The moon illuminated a bizarre scene at a shadowy, semi-derelict industrial building on Friday night.
Hirsute gentlemen in frock-coats, women in fishnet stockings and corsets, both sexes sporting top-hats and goggles, downed bubbling ethanol from strange beakers.
Others set their hands on fire, unleashed the eerie sounds of the theremin, or discoursed giddily on the laws of physics from wildly spinning chairs. In the basement, something pulsed with an infernal green light.
It may have resembled a convention of mad scientists plotting world domination. In fact, the University of New England was celebrating the start of work to transform the disused Boilerhouse into a multi-million dollar children's Discovery Space.
It will, vice-chancellor Brigid Heywood said, be the classroom of the future: "Somewhere young people can explore openly and purposefully how the world works, and how to make it better."
The building will be closed for development next year, as the university consults families and educators. Friday night's event was an opportunity for the public to investigate the building, discover the university's plans, or to have fun with the Shell Questacon Science Circus - and discover steampunk.
Steampunk's neo-19th century technology, leather and gleaming metal, harks back, UNE Discovery head Dr Kirsti Abbott said, to the tinkering and mechanical ingenuity of Jules Verne.
The great French writer took his 19th-century readers on Extraordinary Voyages by cannon to the moon, submarine, flying machine, propeller-driven island, and, of course, steam-powered mechanical elephant.
The old industrial Boilerhouse, Dr Abbott said, has a similar aesthetic; hot steam was once fed through pipes to heat the university.
Verne's books, his publisher Hetzel proclaimed, united all the geographical, geological, physical, and astronomical science of the day, to recount in an entertaining and picturesque format the history of the universe.
So will the play-based learning space, teaching children the marvels of science, technology, engineering, arts, and mathematics ... or STEAM.
Children from infancy to 12 will Dig Deep to discover the earth's sciences, from palaeontology and geology to archaeology, in the footsteps of Verne's Professor Lidenbrock. They will Know Their Body (neuroscience, sports science, health and medicine); discover agriculture; play with the physics of music and sound; and puzzle over patterns, numbers, and maps.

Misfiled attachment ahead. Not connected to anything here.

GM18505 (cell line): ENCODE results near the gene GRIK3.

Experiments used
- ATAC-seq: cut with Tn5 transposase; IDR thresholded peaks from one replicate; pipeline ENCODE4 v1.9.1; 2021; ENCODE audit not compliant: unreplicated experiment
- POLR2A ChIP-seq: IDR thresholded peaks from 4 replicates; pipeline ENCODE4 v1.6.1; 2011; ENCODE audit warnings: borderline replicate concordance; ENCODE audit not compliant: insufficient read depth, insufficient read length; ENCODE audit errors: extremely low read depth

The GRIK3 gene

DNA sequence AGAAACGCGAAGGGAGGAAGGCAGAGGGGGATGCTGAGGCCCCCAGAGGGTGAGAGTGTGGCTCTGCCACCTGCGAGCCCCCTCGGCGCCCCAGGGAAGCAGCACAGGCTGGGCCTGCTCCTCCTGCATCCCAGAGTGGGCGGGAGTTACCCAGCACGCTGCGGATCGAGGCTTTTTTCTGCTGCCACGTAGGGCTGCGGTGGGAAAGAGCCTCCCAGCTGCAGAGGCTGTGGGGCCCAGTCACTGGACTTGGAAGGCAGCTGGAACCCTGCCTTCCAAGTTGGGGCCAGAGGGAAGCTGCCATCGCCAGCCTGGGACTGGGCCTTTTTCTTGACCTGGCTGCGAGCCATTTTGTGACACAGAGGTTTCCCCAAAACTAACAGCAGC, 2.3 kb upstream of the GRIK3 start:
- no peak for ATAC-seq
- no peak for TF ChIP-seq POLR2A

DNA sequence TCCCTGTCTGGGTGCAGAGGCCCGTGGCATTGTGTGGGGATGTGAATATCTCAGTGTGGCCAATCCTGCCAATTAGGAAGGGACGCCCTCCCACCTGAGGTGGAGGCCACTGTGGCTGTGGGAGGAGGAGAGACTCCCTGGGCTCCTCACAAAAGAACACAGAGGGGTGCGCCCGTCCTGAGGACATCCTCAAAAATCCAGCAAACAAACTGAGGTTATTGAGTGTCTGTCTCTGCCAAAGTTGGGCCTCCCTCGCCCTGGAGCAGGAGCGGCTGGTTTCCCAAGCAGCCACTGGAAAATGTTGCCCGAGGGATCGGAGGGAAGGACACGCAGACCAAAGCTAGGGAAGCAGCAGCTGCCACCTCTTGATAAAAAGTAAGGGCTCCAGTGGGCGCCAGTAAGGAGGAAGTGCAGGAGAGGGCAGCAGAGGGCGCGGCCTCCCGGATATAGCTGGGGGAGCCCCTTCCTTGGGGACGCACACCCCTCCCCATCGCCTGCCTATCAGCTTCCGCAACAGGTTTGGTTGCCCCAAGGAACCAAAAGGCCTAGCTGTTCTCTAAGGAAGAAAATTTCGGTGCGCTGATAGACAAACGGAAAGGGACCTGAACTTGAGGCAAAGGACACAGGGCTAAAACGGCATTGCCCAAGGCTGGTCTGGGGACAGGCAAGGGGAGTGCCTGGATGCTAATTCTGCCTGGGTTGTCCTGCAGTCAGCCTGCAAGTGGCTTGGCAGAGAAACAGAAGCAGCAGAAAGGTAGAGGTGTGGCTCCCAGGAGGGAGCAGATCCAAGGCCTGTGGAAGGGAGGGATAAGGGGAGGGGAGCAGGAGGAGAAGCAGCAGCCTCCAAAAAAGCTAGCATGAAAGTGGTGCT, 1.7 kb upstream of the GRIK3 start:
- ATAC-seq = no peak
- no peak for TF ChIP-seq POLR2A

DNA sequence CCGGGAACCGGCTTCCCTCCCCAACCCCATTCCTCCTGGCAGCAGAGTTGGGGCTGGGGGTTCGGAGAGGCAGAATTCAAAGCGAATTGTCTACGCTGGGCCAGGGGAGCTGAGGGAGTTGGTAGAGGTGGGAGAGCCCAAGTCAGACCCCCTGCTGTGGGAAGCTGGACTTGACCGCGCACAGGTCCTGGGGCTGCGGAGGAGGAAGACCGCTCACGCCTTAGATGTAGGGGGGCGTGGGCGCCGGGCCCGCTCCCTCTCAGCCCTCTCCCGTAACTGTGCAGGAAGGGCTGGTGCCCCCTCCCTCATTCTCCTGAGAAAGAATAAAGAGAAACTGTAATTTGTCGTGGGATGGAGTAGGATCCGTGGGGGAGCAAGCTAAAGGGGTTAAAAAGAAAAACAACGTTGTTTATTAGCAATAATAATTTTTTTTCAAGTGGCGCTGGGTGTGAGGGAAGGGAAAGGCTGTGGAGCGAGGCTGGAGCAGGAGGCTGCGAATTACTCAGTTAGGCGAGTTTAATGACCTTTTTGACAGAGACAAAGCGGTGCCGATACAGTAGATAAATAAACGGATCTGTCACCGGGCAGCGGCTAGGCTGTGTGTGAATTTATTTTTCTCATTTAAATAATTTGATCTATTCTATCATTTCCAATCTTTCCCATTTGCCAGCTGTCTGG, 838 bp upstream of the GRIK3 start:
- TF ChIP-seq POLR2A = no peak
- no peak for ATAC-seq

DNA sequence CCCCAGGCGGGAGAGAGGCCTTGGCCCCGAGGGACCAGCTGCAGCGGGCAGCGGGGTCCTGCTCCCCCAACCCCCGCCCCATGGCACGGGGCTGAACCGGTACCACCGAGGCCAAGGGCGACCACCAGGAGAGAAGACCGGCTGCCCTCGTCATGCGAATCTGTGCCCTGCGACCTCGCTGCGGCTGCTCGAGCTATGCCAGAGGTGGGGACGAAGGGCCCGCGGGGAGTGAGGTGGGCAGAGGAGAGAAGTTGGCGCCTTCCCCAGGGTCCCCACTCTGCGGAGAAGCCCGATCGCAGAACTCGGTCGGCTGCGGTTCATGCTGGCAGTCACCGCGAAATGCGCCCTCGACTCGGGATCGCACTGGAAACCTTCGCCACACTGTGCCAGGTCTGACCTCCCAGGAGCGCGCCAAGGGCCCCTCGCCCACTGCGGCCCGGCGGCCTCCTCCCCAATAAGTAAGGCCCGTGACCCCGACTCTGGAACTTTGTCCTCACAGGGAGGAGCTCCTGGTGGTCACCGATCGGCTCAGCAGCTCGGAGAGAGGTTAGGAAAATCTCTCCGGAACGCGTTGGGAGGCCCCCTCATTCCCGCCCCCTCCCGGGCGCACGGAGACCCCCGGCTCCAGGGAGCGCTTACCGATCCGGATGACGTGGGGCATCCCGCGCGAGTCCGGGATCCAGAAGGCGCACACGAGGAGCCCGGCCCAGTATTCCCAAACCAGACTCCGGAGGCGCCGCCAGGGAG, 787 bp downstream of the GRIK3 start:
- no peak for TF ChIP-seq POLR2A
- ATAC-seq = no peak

The Boilerhouse itself will reveal the story of energy, Dr Abbott said, as we move from the coal power of the past to the renewable energy of the future.
"Our legacy is climate change and drought," Professor Heywood said. "That's a heavy footprint to place on the next generation. But the solution is that we empower them to be great thinkers - not just followers, but explorers. Not to be constrained by the paradigm of the known, but to journey into places unknown." (A sentiment Verne would have approved.)
Once completed, Dr Abbott said, the Discovery Space will be a pillar of educational tourism. "The university has a responsibility to promote tertiary education and show what lifelong learning looks like in regional Australia."
The space will be a draw card for regional schools coming to Armidale for cultural tourism, and a headquarters for university and industry groups visiting New England.
The bigger precinct will have spaces for teenagers and parents, for corporate seminars, conferences, and community groups. Visitors can also discover the university's antiquities and natural history museums.
"We can make something really special here," Dr Abbott said, "and I would like to invite people to be part of that."
The NSW Government has provided more than $6 million, and philanthropist Christopher Abbott AM had pledged $3.5 million to reach 75 per cent of the $15 million for the project.
Report by Claudius Bombarnac, special correspondent of the XXe Siècle